| `-root                  xfs     root   848adc26-5520-4387-8f27-272ad133f654   /sysroot
`-nvme0n1p5               crypto_LUKS        05bd09eb-4dac-47af-88d8-bf8cdbb6b13c   
  `-application           LVM2_member        W8RFWF-ofT9-8oUF-ylR1-18Cc-j0GD-rschAQ
| `-vg1-thin--pool--1                                                               

The LUKS container now has a new entry of type LVM2_member. This is the Volume Group created by the operator.

Look at the Volume Groups and Logical Volumes:

sh-4.4# vgs
  VG  #PV #LV #SN Attr   VSize   VFree
  vg1   1   1   0 wz--n- 199.98g 20.00g
sh-4.4# lvs
  LV          VG  Attr     LSize   Pool Origin Data%  Meta%  Move Log Cpy%Sync Convert
  thin-pool-1 vg1 twi-a-tz-- 179.80g         0.00   10.42

Application deployment

Now create an application and consume storage from LVM logical volumes. For this example, we use a simple hello-sno application under a testing namespace.

First, create the test namespace:

$ oc create namespace test-lvms

Apply the following configuration to create the PersistentVolumeClaim (a storage request) and a Deployment to bring up one hello-sno pod in the testing namespace and use the claim as a volume:

$ cat << EOF | oc apply -f -
apiVersion: v1
kind: PersistentVolumeClaim
  name: test-pvc
  namespace: test-lvms
  - ReadWriteOnce
  volumeMode: Filesystem 
      storage: 100Gi 
  storageClassName: lvms-vg1
apiVersion: apps/v1
kind: Deployment
  name: hello-sno
  namespace: test-lvms
  replicas: 1
      app: test
    type: Recreate
        app: test
      - name: hello-sno
        command: ["sh", "-c"]
        args: ["echo Hello SNO! >> /data/hello-sno.txt && sleep 99999999"]
          - name: data
            mountPath: /data
        - name: data
            claimName: test-pvc

Next, verify the Persistent Volume Claim has been bound correctly:

$ oc -n test-lvms get pvc
NAME     STATUS   VOLUME                                 CAPACITY   ACCESS MODES   STORAGECLASS   AGE
test-pvc Bound    pvc-bd1ca6d3-c5b5-4559-af99-0ed7e869901b  100Gi      RWO          lvms-vg1       5m35s

Check the application pod is running:

$ oc -n test-lvms get pods
NAME                       READY   STATUS    RESTARTS   AGE
hello-sno-847d4dcc-t5swt   1/1     Running   0          3m12s

Review the block devices to see that the Logical Volume has been created correctly within the LUKS container:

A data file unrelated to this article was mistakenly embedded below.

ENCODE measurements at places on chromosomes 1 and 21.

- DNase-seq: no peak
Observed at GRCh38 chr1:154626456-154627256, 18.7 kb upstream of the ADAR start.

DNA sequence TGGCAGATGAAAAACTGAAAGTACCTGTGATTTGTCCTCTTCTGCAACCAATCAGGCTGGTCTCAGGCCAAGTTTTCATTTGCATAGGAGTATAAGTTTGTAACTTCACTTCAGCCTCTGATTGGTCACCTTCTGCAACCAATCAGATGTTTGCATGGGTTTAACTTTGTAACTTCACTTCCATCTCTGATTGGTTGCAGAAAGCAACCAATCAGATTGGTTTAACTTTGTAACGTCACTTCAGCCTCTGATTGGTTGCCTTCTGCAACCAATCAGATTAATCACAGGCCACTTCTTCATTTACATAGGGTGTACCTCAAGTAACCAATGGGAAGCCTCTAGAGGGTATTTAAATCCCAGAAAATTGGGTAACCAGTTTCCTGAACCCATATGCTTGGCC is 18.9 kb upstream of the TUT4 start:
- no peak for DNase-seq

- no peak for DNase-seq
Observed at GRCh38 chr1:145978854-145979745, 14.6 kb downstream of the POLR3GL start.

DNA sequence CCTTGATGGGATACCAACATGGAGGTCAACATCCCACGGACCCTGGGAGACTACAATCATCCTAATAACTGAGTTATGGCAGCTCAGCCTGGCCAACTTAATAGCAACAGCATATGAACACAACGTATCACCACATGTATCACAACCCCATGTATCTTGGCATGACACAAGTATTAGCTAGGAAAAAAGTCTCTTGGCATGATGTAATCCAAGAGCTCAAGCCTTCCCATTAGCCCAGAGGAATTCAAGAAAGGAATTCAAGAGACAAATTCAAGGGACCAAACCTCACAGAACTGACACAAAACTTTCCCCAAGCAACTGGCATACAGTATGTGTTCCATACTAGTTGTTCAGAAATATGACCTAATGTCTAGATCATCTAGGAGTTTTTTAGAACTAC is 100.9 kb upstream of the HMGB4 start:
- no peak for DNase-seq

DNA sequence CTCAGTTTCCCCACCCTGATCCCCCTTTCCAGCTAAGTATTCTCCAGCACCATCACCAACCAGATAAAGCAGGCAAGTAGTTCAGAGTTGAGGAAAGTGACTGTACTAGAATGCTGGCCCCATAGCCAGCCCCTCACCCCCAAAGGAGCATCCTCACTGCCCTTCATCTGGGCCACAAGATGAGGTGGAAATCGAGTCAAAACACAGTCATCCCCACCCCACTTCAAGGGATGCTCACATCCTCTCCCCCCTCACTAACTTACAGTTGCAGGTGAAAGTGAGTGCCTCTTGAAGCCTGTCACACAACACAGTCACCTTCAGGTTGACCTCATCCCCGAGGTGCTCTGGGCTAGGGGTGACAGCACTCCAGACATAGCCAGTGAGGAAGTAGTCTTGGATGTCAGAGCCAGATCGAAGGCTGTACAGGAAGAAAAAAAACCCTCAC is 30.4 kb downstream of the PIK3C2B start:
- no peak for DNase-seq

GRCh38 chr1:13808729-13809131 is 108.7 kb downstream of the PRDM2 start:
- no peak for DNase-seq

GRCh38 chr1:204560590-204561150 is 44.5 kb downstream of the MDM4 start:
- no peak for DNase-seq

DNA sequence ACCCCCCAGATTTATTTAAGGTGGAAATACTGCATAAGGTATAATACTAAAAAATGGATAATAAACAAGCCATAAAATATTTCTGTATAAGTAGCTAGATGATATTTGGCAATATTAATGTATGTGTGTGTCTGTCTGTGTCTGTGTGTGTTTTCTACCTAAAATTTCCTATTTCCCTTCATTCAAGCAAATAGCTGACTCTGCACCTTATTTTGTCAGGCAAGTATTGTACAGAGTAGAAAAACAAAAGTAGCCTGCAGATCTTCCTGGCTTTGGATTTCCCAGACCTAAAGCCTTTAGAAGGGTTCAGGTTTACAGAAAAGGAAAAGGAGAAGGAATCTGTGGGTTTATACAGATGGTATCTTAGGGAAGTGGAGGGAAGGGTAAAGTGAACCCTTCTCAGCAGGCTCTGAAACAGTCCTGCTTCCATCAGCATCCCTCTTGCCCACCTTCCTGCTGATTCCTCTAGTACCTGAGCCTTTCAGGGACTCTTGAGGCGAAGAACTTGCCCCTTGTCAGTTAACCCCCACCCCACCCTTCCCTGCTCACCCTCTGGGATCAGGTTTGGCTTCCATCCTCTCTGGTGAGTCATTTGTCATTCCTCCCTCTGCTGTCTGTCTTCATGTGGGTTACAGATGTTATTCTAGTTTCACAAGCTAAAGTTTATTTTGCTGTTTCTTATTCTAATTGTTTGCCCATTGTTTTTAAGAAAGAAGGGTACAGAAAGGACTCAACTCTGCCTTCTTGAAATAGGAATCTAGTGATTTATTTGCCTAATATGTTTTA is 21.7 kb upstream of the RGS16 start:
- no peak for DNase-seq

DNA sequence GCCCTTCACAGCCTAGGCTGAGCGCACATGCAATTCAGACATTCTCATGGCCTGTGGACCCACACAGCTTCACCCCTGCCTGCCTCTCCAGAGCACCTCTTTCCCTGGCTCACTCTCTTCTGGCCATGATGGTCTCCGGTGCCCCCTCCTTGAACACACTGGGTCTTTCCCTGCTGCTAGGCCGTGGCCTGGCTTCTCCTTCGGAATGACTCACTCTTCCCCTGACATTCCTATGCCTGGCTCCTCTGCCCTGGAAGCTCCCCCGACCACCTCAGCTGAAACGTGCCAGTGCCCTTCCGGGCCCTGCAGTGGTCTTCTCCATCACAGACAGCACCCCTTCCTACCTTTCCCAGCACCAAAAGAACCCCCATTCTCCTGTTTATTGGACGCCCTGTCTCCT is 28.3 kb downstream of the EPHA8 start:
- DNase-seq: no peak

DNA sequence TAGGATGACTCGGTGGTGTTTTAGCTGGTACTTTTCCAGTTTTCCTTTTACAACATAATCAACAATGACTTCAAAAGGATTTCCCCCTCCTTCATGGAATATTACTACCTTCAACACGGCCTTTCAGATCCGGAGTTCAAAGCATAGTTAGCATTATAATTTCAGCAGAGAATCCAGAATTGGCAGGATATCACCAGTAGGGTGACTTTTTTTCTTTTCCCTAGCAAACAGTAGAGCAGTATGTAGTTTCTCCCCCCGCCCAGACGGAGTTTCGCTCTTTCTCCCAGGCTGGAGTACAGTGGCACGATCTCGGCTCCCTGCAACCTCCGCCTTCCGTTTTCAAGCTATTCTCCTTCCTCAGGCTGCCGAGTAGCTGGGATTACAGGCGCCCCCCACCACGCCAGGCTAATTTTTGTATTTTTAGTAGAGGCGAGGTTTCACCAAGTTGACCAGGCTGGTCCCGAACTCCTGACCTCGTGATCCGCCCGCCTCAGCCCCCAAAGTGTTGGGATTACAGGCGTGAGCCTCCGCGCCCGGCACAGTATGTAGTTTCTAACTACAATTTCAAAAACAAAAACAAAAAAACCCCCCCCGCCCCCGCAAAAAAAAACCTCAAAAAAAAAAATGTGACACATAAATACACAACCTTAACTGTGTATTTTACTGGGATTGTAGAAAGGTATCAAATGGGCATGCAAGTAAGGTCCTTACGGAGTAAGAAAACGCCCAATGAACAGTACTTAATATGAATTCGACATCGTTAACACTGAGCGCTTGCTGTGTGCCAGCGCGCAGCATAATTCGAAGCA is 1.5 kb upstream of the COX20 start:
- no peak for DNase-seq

sh-4.4# lsblk --fs
NAME                                               FSTYPE  LABEL  UUID                               MOUNTPOINT
|-nvme0n1p2                                        vfat    EFI-SYSTEM 4C0F-3022                          
|-nvme0n1p3                                        ext4    boot   16ebb796-07e4-424f-9a6d-31ea9daec5ec   /boot
|-nvme0n1p4                                        crypto_LUKS        6bd0d5b7-67a4-44b4-87a4-e25b2a01c7c0   
| `-root                                           xfs     root   848adc26-5520-4387-8f27-272ad133f654   /sysroot
`-nvme0n1p5                                        crypto_LUKS        05bd09eb-4dac-47af-88d8-bf8cdbb6b13c   
  `-application                                    LVM2_member        W8RFWF-ofT9-8oUF-ylR1-18Cc-j0GD-rschAQ
| `-vg1-thin--pool--1-tpool                                                                                  
|   |-vg1-thin--pool--1                                                                                      
|   `-vg1-7c7b8882--13d8--4439--86f2--7bc71a51715f                                                           


Encryption is one of the most used techniques to protect application data against unwanted access. Even though the technique does not mitigate all the possible attacks, it is an important component of an overall security strategy.

As described in this article, using the LVM Storage Operator with an encrypted device offers a solid solution to mitigate some of the threats on Telco workloads running at the edge, and to comply with business regulations.

Sobre os autores

Daniel Chavero Gaspar is an open source enthusiast with more than 20 years working in IT. He joined Red Hat in 2021 to the Telco Engineering team. He has been working with Kubernetes/OpenShift during the last few years and was in a DevOps role for machine learning projects in his previous company.